Dating of rocks fossils and geologic events laboratory 8
Through a series of changes within the nucleus, it emits several particles, ending up with 82 protons and neutrons.This is a stable condition, and there are no more changes in the atomic nucleus.Unformatted text preview: LABORATORY EIGHT Dating of Rocks, Fossils, and Geologic Events o CONTRIBUTING AUTHORS- Jonathan Bushee - Northern Kentucky University John K. MATERIALS Pencil, eraser, laboratory notebook, calculator, and colored pencils (optional) plus a ruler and protractor from Geo Tools Sheet 1 at the back of the manual. Learn and be able to apply techniques for rela- tive age dating of Earth materials and events. Use fossils to date some rock bodies and infer some of Earth’s history. Learn and be able to apply techniques for ab- solute age dating of Earth materials and events. Be able to apply relative and absolute dating techniques to analyze two field sites and infer their geologic history. Be able to apply relative dating techniques to ana- lyze logs of five wells and correlate among them.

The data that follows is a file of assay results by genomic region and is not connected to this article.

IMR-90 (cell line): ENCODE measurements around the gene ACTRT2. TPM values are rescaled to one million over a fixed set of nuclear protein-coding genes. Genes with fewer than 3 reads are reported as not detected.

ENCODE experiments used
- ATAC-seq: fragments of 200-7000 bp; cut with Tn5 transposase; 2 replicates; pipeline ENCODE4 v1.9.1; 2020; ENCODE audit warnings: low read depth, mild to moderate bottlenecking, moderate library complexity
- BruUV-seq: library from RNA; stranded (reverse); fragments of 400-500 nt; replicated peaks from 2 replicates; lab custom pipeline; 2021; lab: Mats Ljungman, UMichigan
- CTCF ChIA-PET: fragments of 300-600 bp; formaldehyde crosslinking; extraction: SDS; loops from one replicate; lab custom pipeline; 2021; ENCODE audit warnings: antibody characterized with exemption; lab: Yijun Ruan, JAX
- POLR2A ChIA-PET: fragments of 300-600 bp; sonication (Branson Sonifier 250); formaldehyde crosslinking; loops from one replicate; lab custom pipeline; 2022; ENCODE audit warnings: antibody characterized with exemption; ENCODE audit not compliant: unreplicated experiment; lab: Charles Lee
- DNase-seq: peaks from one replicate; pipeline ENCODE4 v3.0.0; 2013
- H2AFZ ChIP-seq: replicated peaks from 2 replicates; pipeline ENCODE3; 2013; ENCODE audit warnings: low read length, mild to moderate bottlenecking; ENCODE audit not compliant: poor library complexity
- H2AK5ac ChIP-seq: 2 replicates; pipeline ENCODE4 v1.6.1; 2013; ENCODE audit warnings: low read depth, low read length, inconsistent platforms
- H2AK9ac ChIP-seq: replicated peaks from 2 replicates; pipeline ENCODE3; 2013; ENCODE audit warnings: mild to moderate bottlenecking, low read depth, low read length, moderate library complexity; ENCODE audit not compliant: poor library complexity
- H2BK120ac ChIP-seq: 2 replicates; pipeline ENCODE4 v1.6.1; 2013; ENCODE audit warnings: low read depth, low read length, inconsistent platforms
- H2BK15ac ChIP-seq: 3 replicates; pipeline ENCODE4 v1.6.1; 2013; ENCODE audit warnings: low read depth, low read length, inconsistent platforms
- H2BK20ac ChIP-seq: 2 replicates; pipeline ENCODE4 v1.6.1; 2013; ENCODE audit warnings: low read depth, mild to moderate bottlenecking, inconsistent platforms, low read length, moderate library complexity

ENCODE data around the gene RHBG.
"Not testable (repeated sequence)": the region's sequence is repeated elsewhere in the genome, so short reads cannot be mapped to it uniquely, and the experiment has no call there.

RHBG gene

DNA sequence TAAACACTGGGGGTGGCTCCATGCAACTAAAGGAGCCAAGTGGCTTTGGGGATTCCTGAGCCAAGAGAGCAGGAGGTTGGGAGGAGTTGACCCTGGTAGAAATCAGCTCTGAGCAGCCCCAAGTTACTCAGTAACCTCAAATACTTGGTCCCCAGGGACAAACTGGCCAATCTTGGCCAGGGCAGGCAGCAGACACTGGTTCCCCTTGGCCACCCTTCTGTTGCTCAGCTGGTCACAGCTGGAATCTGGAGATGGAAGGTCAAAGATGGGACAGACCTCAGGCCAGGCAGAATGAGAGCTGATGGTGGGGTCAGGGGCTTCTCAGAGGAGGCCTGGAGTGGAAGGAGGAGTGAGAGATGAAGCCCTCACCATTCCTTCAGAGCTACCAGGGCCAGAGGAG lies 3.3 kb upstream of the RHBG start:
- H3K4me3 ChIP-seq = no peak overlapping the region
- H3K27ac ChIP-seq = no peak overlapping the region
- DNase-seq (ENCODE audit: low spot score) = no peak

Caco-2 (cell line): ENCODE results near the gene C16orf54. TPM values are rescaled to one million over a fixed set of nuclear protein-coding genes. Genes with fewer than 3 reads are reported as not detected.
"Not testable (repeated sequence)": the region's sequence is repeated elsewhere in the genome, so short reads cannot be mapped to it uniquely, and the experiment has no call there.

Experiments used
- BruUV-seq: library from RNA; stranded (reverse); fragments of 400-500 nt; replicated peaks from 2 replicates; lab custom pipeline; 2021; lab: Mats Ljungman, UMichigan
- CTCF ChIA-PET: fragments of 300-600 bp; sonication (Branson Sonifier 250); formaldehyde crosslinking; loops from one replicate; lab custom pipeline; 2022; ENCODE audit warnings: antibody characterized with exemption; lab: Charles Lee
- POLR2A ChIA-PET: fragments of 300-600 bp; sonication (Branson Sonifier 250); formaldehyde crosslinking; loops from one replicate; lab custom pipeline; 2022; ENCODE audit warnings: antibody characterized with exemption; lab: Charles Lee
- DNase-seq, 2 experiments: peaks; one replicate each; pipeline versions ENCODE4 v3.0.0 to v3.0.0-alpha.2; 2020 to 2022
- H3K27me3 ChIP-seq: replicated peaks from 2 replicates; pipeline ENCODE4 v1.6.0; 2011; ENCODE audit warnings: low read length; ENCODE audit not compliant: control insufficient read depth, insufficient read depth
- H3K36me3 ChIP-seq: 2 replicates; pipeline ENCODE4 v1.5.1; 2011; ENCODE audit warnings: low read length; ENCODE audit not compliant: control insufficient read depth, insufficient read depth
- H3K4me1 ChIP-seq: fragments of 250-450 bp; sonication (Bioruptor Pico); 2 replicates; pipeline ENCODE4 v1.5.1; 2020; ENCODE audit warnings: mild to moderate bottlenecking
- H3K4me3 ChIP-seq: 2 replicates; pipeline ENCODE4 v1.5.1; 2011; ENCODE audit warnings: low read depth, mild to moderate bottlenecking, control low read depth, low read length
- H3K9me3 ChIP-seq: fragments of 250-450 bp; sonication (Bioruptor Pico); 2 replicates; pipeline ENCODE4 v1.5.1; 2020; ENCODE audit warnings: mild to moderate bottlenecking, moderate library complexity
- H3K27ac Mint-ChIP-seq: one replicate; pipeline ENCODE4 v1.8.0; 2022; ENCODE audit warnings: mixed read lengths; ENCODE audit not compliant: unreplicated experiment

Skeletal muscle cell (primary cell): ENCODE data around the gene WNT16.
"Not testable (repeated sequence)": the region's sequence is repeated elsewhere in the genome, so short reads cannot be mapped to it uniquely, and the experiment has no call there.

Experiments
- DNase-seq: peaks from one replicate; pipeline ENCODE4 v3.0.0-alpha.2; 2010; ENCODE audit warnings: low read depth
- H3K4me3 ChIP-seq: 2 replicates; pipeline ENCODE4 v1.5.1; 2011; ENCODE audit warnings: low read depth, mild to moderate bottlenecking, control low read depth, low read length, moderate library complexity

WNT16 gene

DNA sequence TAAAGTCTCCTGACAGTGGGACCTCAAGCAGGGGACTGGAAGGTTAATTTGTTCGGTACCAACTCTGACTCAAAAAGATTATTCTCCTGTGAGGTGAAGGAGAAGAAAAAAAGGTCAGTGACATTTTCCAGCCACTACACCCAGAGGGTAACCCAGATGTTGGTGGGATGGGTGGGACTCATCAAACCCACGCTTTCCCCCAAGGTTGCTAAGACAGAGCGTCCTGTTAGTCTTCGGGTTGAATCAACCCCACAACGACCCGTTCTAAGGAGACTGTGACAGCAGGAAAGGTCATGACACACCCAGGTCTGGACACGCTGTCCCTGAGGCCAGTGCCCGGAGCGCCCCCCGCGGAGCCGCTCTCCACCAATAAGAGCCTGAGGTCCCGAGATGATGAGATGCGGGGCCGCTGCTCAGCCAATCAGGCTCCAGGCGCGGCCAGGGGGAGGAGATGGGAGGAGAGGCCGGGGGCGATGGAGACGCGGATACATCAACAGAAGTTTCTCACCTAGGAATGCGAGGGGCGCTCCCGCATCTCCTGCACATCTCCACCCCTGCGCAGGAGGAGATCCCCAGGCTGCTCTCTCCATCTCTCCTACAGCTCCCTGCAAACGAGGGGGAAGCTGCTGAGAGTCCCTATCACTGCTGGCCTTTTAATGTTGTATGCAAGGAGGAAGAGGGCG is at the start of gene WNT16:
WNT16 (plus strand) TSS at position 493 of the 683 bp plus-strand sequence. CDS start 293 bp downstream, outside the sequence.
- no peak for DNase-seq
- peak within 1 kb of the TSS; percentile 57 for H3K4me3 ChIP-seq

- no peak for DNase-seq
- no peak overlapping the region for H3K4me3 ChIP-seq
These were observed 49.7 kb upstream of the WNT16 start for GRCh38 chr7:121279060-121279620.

After the graphs are plotted, the teacher should guide the class into thinking about: Is it the single group's results, or is it the line based on the class average?
This happens at any time when addition of the fleeting "weak nuclear force" to the ever-present electrostatic repulsion exceeds the binding energy required to hold the nucleus together.
In other words, during million years, half the U atoms that existed at the beginning of that time will decay to Pb This is known as the half life of U- Many elements have some isotopes that are unstable, essentially because they have too many neutrons to be balanced by the number of protons in the nucleus.
Then, count the number of pieces of candy left with the M facing down.
These are the parent isotope that did not change during the first half life.